The A and D strings gave it new life, making it sing sweetly with plenty of power but also great beauty when played quietly. The C and G lifted the cello’s character even better, in the lowest octave on each of those strings, giving it a clearer and stronger tone, also feeling easier to play. I did not have to work as hard to produce a good quality sound, whether playing louder, softer, sweeter or more lively.
The A and D strings give me the most power without harshness or any tendency to squeal, out of any strings I have ever used. They are beautifully balanced, and the crossing between these two strings is equal to the best I have ever experienced. They have an amazing responsiveness and ability to sing powerfully but always with the greatest element of control by a skilled player. I would call the Perpetual A and D strings the best in the world.
The C and G strings: the Medium strings have a great level of response, and I found them extremely easy to play, bringing more life to one particular cello that was already very good. The Soloist C andG gave the greatest lift of sound and wonderful tone on most cellos, and would be my first choice wherever great power is needed. The first octave, on both C and G string, creates the most wonderfully rich and powerful tone I have ever experienced – it makes you want to never stop playing in that part of the cello. From fifth position to the end of the fingerboard, the power is excellent, and the character is rewarding, but throughout the thumb positions these two strings do not quite give me the clarity and balance I need. To be entirely fair, I have only found one other brand string that performs better in those registers.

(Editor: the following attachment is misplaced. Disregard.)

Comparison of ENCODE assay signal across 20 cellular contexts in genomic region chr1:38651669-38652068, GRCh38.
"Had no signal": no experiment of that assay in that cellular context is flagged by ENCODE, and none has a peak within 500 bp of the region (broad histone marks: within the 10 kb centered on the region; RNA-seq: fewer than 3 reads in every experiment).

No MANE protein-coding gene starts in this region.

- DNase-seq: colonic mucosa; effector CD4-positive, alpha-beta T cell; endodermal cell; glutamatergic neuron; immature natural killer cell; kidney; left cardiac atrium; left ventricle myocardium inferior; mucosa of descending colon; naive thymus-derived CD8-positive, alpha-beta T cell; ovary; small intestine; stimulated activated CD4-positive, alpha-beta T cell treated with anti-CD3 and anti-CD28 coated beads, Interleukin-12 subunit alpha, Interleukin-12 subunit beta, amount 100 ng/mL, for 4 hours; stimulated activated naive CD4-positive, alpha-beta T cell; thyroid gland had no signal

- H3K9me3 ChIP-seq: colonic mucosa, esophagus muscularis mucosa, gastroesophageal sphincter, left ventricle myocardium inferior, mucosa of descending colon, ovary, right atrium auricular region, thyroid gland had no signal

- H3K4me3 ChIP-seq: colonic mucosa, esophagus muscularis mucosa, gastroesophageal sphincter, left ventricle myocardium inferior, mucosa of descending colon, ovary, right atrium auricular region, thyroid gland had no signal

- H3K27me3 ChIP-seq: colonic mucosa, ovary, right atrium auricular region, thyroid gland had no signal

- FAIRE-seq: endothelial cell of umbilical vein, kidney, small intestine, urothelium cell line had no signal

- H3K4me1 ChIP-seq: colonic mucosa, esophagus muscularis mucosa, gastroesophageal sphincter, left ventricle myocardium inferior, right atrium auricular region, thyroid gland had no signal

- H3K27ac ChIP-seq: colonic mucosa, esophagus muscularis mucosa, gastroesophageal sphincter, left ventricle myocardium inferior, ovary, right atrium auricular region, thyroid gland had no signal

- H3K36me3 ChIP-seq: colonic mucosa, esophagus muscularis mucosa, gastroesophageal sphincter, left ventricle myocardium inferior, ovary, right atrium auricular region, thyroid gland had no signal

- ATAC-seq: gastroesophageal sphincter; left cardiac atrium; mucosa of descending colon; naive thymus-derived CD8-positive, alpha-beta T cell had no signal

Are Pirastro’s new Perpetual strings very expensive? Yes! Are they worth the high price tag? Yes, I believe so. Overall, I would have to call these the best individual set of strings I have ever reviewed. In my honest opinion the ideal set of strings for most good quality cellos in our store would be Perpetual A and D with Versum C and G.
Shop Pirastro Perpetual Cello Strings online here.